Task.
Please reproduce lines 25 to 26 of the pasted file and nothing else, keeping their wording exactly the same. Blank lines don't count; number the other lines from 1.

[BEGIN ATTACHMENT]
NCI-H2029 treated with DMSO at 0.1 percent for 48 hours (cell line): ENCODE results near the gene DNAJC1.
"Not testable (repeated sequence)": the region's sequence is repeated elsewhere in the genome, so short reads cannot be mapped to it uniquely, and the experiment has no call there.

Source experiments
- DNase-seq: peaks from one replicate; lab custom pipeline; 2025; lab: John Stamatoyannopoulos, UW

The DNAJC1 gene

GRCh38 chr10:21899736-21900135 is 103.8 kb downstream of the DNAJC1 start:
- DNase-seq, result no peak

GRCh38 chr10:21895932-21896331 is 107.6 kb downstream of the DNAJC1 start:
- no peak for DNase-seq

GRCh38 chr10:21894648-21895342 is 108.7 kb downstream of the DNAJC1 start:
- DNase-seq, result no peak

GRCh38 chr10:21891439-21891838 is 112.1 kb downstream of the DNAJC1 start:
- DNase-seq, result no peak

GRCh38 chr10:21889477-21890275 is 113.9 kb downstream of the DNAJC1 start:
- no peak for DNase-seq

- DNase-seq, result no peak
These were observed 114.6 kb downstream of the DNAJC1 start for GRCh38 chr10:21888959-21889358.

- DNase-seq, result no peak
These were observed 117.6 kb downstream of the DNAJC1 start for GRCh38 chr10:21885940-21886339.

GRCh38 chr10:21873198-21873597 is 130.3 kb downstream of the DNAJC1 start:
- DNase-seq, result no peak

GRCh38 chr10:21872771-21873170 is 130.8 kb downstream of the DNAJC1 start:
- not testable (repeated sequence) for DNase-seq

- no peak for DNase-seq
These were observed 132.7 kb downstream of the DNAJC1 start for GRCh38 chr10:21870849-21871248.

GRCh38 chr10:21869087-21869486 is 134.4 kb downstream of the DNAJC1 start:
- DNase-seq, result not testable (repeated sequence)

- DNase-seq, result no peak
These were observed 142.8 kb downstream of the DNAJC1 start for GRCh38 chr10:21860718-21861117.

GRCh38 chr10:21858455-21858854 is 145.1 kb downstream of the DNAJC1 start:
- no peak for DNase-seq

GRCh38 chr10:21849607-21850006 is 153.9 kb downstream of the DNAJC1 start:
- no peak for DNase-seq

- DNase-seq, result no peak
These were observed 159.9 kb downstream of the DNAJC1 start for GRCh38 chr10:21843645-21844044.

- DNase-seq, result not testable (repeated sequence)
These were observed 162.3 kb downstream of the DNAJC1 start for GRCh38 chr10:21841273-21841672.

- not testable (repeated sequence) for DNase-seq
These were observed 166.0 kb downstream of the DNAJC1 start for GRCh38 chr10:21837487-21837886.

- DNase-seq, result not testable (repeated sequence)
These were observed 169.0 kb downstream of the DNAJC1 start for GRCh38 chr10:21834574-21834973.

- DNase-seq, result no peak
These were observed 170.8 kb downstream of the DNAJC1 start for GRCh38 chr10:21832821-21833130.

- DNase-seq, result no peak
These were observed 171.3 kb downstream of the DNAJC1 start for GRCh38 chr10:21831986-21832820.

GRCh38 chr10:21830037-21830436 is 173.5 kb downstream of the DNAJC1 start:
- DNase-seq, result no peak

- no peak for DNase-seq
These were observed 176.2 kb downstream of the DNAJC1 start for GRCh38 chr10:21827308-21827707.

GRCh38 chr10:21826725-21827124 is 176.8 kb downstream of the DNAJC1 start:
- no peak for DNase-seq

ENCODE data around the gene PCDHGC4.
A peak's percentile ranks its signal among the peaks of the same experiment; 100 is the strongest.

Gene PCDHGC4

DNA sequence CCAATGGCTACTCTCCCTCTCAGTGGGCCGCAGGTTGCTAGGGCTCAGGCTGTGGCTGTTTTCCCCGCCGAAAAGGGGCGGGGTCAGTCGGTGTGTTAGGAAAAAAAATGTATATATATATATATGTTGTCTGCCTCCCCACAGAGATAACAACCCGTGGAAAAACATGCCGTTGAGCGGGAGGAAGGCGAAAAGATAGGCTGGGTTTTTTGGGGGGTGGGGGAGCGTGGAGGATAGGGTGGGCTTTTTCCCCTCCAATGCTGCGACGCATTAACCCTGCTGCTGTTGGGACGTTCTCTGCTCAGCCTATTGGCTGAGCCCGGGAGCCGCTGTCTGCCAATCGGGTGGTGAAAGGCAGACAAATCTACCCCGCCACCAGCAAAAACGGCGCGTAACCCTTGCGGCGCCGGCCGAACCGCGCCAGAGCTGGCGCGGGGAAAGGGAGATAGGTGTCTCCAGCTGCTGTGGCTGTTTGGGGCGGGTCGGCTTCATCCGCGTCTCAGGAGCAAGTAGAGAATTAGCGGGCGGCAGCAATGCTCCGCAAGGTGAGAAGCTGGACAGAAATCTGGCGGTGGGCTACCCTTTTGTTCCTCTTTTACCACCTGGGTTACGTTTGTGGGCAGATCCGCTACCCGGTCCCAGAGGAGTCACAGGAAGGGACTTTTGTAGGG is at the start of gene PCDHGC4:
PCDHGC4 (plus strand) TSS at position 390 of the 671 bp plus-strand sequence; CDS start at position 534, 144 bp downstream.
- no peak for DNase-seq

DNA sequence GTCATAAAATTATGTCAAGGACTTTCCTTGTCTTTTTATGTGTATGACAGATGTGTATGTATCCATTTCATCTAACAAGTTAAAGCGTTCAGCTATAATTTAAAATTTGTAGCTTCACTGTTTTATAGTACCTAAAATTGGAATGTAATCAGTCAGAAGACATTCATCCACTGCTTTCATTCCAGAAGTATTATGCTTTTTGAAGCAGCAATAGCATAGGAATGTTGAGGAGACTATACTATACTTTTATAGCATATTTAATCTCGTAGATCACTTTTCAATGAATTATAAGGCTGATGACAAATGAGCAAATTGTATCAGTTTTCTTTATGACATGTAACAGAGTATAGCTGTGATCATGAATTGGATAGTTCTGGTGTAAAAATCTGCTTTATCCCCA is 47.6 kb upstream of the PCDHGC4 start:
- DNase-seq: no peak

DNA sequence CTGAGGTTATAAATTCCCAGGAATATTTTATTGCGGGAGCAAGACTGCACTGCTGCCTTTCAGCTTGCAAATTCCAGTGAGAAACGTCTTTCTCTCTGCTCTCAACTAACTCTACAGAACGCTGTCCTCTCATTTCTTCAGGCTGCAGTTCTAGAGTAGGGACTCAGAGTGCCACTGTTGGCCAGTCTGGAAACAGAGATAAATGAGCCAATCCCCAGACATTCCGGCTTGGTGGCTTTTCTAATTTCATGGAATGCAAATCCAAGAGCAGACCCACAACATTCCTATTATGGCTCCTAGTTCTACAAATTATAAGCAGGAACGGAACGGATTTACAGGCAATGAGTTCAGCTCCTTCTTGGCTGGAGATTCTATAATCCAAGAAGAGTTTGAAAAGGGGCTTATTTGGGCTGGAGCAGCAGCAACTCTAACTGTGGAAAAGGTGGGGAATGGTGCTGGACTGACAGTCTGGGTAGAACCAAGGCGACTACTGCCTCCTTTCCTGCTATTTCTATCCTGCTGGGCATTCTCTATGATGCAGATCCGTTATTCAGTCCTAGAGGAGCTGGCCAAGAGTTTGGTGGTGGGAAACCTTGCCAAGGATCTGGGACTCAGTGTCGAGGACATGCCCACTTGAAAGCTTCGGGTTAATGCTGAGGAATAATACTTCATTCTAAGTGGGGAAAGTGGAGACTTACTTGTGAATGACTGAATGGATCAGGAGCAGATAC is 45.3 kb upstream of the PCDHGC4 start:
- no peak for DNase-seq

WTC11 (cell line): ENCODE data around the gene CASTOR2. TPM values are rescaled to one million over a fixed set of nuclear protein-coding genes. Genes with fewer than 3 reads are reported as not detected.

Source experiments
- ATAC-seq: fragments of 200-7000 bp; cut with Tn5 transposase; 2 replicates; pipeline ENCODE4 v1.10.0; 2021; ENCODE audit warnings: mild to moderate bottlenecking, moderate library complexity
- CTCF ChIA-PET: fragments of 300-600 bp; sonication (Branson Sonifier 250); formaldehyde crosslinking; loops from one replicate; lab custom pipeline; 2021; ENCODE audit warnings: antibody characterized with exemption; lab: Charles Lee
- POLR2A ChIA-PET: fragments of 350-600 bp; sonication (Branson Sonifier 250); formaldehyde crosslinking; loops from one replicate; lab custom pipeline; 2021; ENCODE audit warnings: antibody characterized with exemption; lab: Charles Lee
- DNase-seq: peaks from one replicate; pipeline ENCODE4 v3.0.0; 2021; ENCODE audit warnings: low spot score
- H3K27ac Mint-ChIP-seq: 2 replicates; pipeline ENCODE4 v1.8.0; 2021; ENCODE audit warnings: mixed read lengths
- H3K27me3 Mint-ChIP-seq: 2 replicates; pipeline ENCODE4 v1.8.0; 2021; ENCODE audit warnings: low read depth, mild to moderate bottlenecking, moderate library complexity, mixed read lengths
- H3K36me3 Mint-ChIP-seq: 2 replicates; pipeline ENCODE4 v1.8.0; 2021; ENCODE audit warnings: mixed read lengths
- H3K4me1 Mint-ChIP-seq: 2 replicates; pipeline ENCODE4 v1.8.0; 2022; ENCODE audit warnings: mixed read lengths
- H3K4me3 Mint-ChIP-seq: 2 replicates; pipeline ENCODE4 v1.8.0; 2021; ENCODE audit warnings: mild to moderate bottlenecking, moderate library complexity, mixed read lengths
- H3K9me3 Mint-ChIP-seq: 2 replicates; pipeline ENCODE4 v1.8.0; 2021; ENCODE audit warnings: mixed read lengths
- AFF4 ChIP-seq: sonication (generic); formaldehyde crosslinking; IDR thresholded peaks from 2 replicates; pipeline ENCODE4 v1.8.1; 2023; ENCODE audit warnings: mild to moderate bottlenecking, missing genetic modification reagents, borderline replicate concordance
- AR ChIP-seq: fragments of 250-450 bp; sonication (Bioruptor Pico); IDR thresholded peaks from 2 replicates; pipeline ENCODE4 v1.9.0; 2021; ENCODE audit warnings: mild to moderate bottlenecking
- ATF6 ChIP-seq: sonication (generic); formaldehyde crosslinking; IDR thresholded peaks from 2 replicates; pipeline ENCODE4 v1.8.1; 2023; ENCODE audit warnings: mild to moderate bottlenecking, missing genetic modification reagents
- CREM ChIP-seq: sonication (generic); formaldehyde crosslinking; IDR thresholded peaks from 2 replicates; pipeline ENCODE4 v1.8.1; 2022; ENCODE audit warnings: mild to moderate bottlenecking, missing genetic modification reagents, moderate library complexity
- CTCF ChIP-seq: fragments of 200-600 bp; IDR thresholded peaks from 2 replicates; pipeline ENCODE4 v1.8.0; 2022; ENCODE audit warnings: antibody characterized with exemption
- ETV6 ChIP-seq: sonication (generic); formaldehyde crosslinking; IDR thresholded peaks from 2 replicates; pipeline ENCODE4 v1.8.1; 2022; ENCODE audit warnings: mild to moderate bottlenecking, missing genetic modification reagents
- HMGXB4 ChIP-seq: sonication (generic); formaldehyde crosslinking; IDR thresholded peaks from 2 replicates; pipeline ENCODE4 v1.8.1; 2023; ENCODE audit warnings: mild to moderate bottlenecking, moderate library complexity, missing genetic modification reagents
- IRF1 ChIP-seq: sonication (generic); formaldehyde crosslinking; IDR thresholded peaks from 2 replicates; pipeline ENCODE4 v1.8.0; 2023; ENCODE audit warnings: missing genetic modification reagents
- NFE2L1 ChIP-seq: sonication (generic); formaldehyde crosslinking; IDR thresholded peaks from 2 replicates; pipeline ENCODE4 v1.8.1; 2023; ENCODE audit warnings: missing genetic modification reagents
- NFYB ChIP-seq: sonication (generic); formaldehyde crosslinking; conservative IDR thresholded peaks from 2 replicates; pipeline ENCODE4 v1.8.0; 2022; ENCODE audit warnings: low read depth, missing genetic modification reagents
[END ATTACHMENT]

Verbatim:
These were observed 132.7 kb downstream of the DNAJC1 start for GRCh38 chr10:21870849-21871248.

GRCh38 chr10:21869087-21869486 is 134.4 kb downstream of the DNAJC1 start: